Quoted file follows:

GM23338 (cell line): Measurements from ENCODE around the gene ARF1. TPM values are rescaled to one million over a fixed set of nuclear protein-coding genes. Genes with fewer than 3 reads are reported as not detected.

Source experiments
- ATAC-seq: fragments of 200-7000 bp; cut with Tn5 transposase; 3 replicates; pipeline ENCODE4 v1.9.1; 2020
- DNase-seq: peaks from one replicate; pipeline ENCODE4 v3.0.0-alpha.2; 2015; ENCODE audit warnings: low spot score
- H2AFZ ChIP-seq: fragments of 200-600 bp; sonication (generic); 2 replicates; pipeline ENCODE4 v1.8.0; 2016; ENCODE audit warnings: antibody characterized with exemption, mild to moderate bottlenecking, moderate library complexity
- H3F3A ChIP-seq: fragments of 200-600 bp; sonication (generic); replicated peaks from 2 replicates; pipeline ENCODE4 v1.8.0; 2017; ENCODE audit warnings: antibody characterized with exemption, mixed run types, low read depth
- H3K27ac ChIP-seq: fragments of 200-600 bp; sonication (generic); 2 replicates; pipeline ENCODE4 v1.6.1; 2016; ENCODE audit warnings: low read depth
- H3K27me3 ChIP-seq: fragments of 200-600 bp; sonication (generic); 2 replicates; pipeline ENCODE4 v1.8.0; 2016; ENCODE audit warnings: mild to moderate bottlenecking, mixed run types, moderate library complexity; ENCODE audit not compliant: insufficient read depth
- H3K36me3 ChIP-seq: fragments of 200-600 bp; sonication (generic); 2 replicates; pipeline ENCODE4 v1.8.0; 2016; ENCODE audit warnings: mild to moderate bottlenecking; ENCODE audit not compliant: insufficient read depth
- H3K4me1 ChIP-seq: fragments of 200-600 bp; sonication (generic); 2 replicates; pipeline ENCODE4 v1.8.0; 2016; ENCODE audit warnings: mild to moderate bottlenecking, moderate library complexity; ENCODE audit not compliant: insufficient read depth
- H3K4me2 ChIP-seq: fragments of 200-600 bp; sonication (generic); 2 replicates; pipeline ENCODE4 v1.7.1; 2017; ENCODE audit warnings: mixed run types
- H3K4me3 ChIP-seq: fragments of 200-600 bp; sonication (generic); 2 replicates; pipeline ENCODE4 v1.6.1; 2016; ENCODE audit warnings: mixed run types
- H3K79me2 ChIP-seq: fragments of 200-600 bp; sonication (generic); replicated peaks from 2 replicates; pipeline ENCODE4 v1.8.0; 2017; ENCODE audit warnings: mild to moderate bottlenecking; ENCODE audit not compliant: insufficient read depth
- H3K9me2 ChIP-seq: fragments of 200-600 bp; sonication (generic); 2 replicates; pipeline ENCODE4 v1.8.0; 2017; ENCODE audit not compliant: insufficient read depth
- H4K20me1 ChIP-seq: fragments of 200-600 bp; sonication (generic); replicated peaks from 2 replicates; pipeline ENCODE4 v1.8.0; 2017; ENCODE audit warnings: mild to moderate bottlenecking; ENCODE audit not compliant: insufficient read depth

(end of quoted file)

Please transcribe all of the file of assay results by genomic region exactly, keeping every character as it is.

GM23338 (cell line): Measurements from ENCODE around the gene ARF1. TPM values are rescaled to one million over a fixed set of nuclear protein-coding genes. Genes with fewer than 3 reads are reported as not detected.

Source experiments
- ATAC-seq: fragments of 200-7000 bp; cut with Tn5 transposase; 3 replicates; pipeline ENCODE4 v1.9.1; 2020
- DNase-seq: peaks from one replicate; pipeline ENCODE4 v3.0.0-alpha.2; 2015; ENCODE audit warnings: low spot score
- H2AFZ ChIP-seq: fragments of 200-600 bp; sonication (generic); 2 replicates; pipeline ENCODE4 v1.8.0; 2016; ENCODE audit warnings: antibody characterized with exemption, mild to moderate bottlenecking, moderate library complexity
- H3F3A ChIP-seq: fragments of 200-600 bp; sonication (generic); replicated peaks from 2 replicates; pipeline ENCODE4 v1.8.0; 2017; ENCODE audit warnings: antibody characterized with exemption, mixed run types, low read depth
- H3K27ac ChIP-seq: fragments of 200-600 bp; sonication (generic); 2 replicates; pipeline ENCODE4 v1.6.1; 2016; ENCODE audit warnings: low read depth
- H3K27me3 ChIP-seq: fragments of 200-600 bp; sonication (generic); 2 replicates; pipeline ENCODE4 v1.8.0; 2016; ENCODE audit warnings: mild to moderate bottlenecking, mixed run types, moderate library complexity; ENCODE audit not compliant: insufficient read depth
- H3K36me3 ChIP-seq: fragments of 200-600 bp; sonication (generic); 2 replicates; pipeline ENCODE4 v1.8.0; 2016; ENCODE audit warnings: mild to moderate bottlenecking; ENCODE audit not compliant: insufficient read depth
- H3K4me1 ChIP-seq: fragments of 200-600 bp; sonication (generic); 2 replicates; pipeline ENCODE4 v1.8.0; 2016; ENCODE audit warnings: mild to moderate bottlenecking, moderate library complexity; ENCODE audit not compliant: insufficient read depth
- H3K4me2 ChIP-seq: fragments of 200-600 bp; sonication (generic); 2 replicates; pipeline ENCODE4 v1.7.1; 2017; ENCODE audit warnings: mixed run types
- H3K4me3 ChIP-seq: fragments of 200-600 bp; sonication (generic); 2 replicates; pipeline ENCODE4 v1.6.1; 2016; ENCODE audit warnings: mixed run types
- H3K79me2 ChIP-seq: fragments of 200-600 bp; sonication (generic); replicated peaks from 2 replicates; pipeline ENCODE4 v1.8.0; 2017; ENCODE audit warnings: mild to moderate bottlenecking; ENCODE audit not compliant: insufficient read depth
- H3K9me2 ChIP-seq: fragments of 200-600 bp; sonication (generic); 2 replicates; pipeline ENCODE4 v1.8.0; 2017; ENCODE audit not compliant: insufficient read depth
- H4K20me1 ChIP-seq: fragments of 200-600 bp; sonication (generic); replicated peaks from 2 replicates; pipeline ENCODE4 v1.8.0; 2017; ENCODE audit warnings: mild to moderate bottlenecking; ENCODE audit not compliant: insufficient read depth